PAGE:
SpaceX reveals new details about the third test flight of Starship

SpaceX has revealed some new information regarding the third test flight of its massive Starship rocket.

The flight, which lifted off from Starbase, Texas, yesterday morning at 8:25 a.m. Central Time, built on previous test flights and accomplished a set of new goals.

All 33 of the Raptor's engines lit up in a staggered sequence, and once throttled, the world's largest rocket blasted off for a third time.

All 33 Raptor engines burn out (Credit: SpaceX)

As Starship ascended into the skies of South Texas, the 33 engines continued to operate nominally until the hot separation phase, where the 30 Super Heavy engines shut down as Starship ignited its 3 sea-level Raptor engines and 3 vacuum engines and continued into space.

For the first time, the Super Heavy first stage, Booster 10, successfully performed a boost afterburn and aimed to land directly east of the launch pad in the Gulf of Mexico. According to the data shown on the webcast, the missile reached a maximum speed of 5,750 kilometers per hour and an altitude of 106 kilometers.

Super Heavy performs a boosted background burn as the spacecraft heads into the lower range (Credit: SpaceX)

Unlike the Falcon 9, the Super Heavy is so large that it doesn't need to perform an entry burn, but in one of the last bits of data available on the webcast, it showed that the booster attempted to initiate a landing burn at an altitude of about 1 kilometer with only 3 engines lighting up and 2 It turns off almost immediately afterwards.

SpaceX has since confirmed that Booster 10 underwent a rapid, unscheduled disassembly at just 462 meters above the water's surface, and that what was left of the booster likely hit the water at nearly the speed of sound.

See also  ULA president says Vulcan rocket will slide to 2024 after problems with ground system

While Booster 10 was facing its fate in the Gulf of Mexico after a remarkable performance, Ship 28 continued to burn all six of its Raptor engines and completed its first full-duration burn, inserting itself into its proper suborbital trajectory.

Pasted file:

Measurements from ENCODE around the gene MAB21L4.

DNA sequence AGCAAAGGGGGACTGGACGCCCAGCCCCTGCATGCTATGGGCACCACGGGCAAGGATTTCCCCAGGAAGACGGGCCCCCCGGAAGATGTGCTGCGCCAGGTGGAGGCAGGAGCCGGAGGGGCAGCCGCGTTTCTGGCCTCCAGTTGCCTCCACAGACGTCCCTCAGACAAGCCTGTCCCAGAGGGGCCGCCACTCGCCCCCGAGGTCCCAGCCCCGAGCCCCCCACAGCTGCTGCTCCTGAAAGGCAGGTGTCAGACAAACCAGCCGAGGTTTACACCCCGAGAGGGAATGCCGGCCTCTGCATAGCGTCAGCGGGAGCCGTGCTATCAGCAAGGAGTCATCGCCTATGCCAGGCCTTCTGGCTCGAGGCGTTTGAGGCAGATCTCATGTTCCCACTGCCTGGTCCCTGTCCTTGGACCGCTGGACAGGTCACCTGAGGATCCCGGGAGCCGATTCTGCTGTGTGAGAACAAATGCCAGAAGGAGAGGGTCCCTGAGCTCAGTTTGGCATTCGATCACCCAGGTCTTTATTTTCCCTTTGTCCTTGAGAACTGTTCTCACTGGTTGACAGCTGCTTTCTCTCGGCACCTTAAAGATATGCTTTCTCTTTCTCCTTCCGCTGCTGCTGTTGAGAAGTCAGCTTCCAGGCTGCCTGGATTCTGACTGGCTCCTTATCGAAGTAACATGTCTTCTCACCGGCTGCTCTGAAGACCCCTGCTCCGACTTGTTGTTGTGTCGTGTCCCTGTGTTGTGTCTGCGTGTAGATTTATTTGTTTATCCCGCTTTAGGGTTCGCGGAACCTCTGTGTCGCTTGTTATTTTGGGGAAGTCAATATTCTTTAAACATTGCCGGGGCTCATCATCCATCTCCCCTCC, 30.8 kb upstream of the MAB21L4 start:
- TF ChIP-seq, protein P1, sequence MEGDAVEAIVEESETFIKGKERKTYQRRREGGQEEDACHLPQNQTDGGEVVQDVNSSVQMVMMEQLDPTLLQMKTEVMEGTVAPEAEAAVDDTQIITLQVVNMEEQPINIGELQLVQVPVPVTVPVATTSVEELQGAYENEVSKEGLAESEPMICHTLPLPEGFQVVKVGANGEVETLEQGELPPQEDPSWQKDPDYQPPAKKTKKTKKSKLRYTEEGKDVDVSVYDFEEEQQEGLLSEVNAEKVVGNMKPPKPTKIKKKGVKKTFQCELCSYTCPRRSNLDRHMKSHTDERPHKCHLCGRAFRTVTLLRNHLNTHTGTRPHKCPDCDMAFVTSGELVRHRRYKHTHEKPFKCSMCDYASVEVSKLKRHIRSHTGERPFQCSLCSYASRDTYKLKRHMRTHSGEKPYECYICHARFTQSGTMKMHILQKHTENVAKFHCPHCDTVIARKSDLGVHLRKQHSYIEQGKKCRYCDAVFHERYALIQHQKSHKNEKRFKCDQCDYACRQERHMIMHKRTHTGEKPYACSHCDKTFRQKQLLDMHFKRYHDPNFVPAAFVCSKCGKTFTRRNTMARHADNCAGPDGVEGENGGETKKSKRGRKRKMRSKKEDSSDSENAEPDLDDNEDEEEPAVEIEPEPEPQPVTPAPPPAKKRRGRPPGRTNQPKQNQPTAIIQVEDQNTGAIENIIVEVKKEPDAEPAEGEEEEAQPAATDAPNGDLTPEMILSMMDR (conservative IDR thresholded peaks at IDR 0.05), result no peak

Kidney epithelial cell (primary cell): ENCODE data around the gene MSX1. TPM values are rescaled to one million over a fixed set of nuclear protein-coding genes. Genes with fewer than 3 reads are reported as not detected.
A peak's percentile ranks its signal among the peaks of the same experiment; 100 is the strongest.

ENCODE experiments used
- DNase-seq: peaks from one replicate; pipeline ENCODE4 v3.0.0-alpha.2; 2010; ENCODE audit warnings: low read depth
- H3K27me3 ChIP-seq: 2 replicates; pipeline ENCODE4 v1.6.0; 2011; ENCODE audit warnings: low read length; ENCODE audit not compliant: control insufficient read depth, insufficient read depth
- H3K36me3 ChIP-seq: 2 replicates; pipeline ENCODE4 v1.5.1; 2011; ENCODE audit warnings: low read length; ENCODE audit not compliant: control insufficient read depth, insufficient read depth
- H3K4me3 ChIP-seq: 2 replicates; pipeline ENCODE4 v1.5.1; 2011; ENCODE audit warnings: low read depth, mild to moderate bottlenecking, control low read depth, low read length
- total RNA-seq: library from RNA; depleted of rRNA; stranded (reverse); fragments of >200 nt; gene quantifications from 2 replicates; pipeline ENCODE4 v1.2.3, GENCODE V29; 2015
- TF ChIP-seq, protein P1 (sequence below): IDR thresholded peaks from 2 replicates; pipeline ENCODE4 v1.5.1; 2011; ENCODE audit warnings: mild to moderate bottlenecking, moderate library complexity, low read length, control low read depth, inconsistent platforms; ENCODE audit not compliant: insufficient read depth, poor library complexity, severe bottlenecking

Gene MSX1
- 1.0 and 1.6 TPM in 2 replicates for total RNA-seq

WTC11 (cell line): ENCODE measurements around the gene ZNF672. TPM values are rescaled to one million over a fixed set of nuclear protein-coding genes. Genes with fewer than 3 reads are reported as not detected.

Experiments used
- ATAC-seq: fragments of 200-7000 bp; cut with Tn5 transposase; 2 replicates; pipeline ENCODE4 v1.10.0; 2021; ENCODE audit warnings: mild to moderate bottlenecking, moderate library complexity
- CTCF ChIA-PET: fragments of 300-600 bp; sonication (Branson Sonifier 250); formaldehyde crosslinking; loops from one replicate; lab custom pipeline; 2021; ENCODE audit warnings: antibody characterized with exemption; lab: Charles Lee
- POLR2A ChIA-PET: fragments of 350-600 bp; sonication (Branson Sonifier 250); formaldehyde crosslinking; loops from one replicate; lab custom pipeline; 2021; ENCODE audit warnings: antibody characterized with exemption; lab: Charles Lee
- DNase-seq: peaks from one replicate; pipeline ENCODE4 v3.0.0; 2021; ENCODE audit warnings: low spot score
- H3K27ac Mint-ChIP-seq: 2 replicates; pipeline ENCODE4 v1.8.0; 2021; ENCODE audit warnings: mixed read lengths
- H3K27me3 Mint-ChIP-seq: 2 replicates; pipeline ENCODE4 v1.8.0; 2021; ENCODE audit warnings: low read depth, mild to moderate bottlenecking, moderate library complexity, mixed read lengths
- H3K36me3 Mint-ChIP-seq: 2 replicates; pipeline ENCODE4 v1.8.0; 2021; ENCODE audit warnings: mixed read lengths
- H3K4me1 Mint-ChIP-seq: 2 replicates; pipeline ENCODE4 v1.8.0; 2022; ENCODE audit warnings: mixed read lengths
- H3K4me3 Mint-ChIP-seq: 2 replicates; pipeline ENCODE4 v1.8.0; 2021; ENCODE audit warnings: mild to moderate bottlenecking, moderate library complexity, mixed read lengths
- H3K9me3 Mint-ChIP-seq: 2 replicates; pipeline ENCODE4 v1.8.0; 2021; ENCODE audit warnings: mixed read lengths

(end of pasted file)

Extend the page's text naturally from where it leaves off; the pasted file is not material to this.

The spacecraft immediately after Raptor shutdown (Credit SpaceX)

Then the ship 28 began the coasting phase and began a series of tests. The payload bay door, also known as the Pez door, designed to eventually eject full-sized Starlink satellites, was ordered to open for the first time 12 minutes into the flight. SpaceX has not yet confirmed whether it has been able to fully open/close the door. At 30:18 into the mission, the door appears to have moved to the payload bay, and we no longer have any live views inside the ship.

The next mission was to relight the first Raptor engine ever in space, but due to the vehicle's rotation rates, SpaceX decided to postpone that until a future flight.

Ship 28 then began to enter the atmosphere, but the ship appears to have gotten out of control partly due to the spin and eventually began to form plasma. Only half of the heat shield was exposed, the rest was made of stainless steel, taking the brunt of the return forces.

Ship 28 begins re-entry into the atmosphere (Credit SpaceX)

Thanks to the Starlink terminals on board, SpaceX was able to provide stunning live views from a camera on one of the Starship's panels. The plasma started out as a faint pink glow before quickly growing and enveloping the car while maintaining a good data connection that was not possible before.

See also  SpaceX shows off new Starlink V2 "Mini" satellites

Overall, SpaceX made many great advances in this third test flight and will look to complete all of these advances in the fourth test flight, including the Super Heavy booster's smooth landing and successful reentry through the Starship's atmosphere.

When do you think the fourth test flight will occur, and will the problems encountered during Flight 3 be resolved?

Questions or comments? Email me at, or tweet me @RDAnglePhoto.

Leave a Reply

Your email address will not be published. Required fields are marked *